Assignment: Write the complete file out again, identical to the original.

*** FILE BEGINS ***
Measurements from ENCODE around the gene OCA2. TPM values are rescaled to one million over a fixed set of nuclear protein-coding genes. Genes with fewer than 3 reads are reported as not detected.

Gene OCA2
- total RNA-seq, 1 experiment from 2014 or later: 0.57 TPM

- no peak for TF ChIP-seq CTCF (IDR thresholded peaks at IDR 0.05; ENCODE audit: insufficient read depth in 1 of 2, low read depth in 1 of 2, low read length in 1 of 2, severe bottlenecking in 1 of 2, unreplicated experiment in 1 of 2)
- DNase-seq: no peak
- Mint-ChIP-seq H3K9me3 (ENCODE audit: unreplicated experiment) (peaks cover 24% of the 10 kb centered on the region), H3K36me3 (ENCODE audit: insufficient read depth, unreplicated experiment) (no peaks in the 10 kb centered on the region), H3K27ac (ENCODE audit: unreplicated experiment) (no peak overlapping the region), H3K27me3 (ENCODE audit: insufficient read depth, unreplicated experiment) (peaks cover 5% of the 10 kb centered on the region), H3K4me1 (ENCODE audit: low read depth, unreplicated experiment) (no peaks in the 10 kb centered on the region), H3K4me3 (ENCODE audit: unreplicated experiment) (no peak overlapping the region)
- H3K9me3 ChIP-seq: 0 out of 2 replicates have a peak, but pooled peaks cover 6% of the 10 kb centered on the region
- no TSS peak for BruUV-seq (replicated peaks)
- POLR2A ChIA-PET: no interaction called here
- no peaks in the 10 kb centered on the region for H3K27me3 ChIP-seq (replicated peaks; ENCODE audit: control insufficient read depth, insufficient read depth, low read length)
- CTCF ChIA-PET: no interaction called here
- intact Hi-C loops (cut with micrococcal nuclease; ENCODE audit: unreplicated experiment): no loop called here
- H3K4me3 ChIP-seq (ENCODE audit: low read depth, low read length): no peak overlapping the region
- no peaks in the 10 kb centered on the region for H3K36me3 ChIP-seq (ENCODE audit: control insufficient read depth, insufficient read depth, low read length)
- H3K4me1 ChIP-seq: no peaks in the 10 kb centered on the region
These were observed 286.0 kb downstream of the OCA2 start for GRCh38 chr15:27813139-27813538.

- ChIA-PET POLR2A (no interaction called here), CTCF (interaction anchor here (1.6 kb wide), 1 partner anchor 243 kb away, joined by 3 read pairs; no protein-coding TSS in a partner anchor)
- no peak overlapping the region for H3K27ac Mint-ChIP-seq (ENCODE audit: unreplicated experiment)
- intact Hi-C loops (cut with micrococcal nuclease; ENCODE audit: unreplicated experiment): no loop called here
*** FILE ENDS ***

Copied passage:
Measurements from ENCODE around the gene OCA2. TPM values are rescaled to one million over a fixed set of nuclear protein-coding genes. Genes with fewer than 3 reads are reported as not detected.

Gene OCA2
- total RNA-seq, 1 experiment from 2014 or later: 0.57 TPM

- no peak for TF ChIP-seq CTCF (IDR thresholded peaks at IDR 0.05; ENCODE audit: insufficient read depth in 1 of 2, low read depth in 1 of 2, low read length in 1 of 2, severe bottlenecking in 1 of 2, unreplicated experiment in 1 of 2)
- DNase-seq: no peak
- Mint-ChIP-seq H3K9me3 (ENCODE audit: unreplicated experiment) (peaks cover 24% of the 10 kb centered on the region), H3K36me3 (ENCODE audit: insufficient read depth, unreplicated experiment) (no peaks in the 10 kb centered on the region), H3K27ac (ENCODE audit: unreplicated experiment) (no peak overlapping the region), H3K27me3 (ENCODE audit: insufficient read depth, unreplicated experiment) (peaks cover 5% of the 10 kb centered on the region), H3K4me1 (ENCODE audit: low read depth, unreplicated experiment) (no peaks in the 10 kb centered on the region), H3K4me3 (ENCODE audit: unreplicated experiment) (no peak overlapping the region)
- H3K9me3 ChIP-seq: 0 out of 2 replicates have a peak, but pooled peaks cover 6% of the 10 kb centered on the region
- no TSS peak for BruUV-seq (replicated peaks)
- POLR2A ChIA-PET: no interaction called here
- no peaks in the 10 kb centered on the region for H3K27me3 ChIP-seq (replicated peaks; ENCODE audit: control insufficient read depth, insufficient read depth, low read length)
- CTCF ChIA-PET: no interaction called here
- intact Hi-C loops (cut with micrococcal nuclease; ENCODE audit: unreplicated experiment): no loop called here
- H3K4me3 ChIP-seq (ENCODE audit: low read depth, low read length): no peak overlapping the region
- no peaks in the 10 kb centered on the region for H3K36me3 ChIP-seq (ENCODE audit: control insufficient read depth, insufficient read depth, low read length)
- H3K4me1 ChIP-seq: no peaks in the 10 kb centered on the region
These were observed 286.0 kb downstream of the OCA2 start for GRCh38 chr15:27813139-27813538.

- ChIA-PET POLR2A (no interaction called here), CTCF (interaction anchor here (1.6 kb wide), 1 partner anchor 243 kb away, joined by 3 read pairs; no protein-coding TSS in a partner anchor)
- no peak overlapping the region for H3K27ac Mint-ChIP-seq (ENCODE audit: unreplicated experiment)
- intact Hi-C loops (cut with micrococcal nuclease; ENCODE audit: unreplicated experiment): no loop called here